The Battle Over Vouchers in Indiana
09.16.11

By Alicia Constant — World Magazine

More Indiana parents are choosing to send their children to private and parochial schools in the state, which has enacted the nation’s largest school voucher program.

More than 3,200 students received vouchers to attend private schools this year-with nearly 70 percent of them attending Catholic schools.

Catholic schools are in the minority among Indiana private schools but received a majority of vouchers because many are venerable and already have state accreditation. They also have more space: One Catholic school in South Bend had seen enrollment dwindle from 702 students in 1953 to 135 last year. This year, due to the voucher program, enrollment has jumped to 212 students.

Most voucher systems enacted elsewhere in the United States are limited to poor students, those in failing schools, or those with special needs. But in Indiana, any student whose family has a household income less than $60,000 is eligible.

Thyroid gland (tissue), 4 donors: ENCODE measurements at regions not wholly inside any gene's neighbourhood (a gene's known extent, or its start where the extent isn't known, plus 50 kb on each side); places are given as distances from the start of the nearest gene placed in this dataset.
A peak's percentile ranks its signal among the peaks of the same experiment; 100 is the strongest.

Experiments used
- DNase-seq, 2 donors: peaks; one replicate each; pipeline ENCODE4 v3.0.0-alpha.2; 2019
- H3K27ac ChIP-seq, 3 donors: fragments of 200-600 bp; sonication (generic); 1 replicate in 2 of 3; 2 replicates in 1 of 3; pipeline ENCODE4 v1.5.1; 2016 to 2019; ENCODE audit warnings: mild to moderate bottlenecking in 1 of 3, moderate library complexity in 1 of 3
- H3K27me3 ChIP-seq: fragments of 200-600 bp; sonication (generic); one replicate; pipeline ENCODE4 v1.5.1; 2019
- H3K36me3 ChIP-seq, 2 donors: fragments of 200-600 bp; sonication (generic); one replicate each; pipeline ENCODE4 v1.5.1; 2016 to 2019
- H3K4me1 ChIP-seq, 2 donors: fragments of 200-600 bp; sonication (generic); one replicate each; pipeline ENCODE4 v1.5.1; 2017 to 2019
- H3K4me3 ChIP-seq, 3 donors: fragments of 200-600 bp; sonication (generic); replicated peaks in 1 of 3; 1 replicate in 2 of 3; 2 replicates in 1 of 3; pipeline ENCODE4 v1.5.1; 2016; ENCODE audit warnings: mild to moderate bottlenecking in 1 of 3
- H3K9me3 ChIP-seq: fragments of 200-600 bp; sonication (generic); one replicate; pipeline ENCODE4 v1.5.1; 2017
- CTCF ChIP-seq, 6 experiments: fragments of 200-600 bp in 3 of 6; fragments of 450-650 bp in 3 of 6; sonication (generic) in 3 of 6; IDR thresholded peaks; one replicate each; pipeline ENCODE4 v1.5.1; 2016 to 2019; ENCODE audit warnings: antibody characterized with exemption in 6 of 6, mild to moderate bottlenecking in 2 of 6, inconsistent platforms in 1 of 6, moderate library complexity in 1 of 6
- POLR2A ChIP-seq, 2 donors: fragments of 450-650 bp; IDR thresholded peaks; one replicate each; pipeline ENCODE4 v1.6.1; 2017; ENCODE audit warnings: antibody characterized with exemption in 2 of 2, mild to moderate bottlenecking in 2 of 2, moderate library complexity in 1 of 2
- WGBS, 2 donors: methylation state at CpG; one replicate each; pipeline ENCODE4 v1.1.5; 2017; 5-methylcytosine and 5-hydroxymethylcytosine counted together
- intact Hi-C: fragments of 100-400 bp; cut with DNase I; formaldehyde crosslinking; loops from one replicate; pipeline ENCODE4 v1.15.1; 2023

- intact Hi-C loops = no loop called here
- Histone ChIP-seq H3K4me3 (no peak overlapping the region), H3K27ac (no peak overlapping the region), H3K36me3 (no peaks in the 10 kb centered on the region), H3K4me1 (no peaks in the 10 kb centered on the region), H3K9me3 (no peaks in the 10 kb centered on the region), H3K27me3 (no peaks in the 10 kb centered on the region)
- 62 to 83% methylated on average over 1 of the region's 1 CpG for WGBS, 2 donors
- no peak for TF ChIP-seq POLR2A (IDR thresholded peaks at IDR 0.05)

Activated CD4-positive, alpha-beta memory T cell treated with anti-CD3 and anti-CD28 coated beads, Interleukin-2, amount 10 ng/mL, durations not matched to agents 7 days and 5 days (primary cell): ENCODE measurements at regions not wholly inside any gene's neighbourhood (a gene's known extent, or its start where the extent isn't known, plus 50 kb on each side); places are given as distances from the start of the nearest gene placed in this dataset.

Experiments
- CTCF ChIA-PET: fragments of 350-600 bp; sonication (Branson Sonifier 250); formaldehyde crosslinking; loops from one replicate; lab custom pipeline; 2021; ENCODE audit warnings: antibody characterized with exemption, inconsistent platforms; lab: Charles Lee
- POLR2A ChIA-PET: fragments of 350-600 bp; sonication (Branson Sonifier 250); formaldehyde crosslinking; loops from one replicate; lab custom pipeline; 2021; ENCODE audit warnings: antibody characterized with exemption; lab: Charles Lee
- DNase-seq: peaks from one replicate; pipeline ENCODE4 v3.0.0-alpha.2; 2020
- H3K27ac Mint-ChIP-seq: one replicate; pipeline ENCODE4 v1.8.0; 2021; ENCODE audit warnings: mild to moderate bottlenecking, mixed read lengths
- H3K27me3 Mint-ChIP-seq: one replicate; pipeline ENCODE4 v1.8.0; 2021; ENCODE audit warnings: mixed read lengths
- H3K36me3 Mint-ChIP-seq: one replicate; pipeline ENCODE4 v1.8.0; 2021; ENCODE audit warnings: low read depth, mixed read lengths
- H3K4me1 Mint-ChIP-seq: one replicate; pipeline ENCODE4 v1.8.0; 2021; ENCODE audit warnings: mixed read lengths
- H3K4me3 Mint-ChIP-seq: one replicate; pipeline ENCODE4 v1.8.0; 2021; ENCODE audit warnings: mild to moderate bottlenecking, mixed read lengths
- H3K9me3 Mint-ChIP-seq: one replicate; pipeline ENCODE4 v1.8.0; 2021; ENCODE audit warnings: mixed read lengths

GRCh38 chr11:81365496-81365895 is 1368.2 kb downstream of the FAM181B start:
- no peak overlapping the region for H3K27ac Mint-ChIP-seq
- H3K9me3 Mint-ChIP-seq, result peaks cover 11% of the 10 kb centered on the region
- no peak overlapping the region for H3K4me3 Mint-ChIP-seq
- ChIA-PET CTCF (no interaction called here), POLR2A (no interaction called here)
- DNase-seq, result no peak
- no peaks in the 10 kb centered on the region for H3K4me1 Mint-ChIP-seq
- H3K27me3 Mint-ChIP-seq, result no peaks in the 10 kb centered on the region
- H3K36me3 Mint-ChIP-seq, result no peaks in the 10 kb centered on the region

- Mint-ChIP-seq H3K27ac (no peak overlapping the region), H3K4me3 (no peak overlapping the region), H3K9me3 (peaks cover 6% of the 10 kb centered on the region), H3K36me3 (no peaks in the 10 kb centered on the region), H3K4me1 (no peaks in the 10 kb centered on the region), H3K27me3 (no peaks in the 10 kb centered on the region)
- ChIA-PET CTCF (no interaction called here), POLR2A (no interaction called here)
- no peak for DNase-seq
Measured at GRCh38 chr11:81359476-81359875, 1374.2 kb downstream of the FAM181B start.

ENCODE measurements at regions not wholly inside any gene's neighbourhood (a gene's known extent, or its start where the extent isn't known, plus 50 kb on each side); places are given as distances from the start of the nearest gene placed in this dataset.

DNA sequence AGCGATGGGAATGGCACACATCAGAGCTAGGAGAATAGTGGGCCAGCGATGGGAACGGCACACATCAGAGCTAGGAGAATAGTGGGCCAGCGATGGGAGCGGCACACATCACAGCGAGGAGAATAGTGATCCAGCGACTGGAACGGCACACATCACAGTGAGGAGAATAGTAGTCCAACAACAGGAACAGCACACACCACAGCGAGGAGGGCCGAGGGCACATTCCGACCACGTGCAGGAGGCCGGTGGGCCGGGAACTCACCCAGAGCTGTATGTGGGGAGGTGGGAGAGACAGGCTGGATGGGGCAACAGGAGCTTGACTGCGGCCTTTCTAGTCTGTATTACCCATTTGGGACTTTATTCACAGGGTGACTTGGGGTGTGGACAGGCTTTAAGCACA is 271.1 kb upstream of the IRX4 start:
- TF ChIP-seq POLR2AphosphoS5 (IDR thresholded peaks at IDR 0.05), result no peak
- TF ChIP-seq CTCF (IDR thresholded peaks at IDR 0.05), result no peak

Because of the popularity of the program, public school officials have been contacting parents of voucher students, begging them to keep their children in the public schools. And these administrators have strong incentive. For example, if families in South Bend who signed up for vouchers don’t return, administrators there estimate they will have $1.3 million less to spend.

“They’re making the argument that the money belongs to the system and not to the parents,” said Robert Enlow of the Friedman Foundation for Educational Choice.

The vouchers in Indiana are government-issued certificates that allow parents to pay private school tuition with tax money they would have normally paid to public schools.

Nate Schnellenberger, president of the Indiana State Teachers Association, complained that “public money is going to be taken from public schools, and they’re going to end up in private, mostly religious schools.”

The teachers’ union, which is suing, claims the voucher program is in violation of “the separation of church and state” since only six of 240 participating private schools in the state are secular.

But Enlow called the lawsuit a “misdirection,” adding that parents are simply choosing available schools: “We’re giving aid to students, not aid to religion.”


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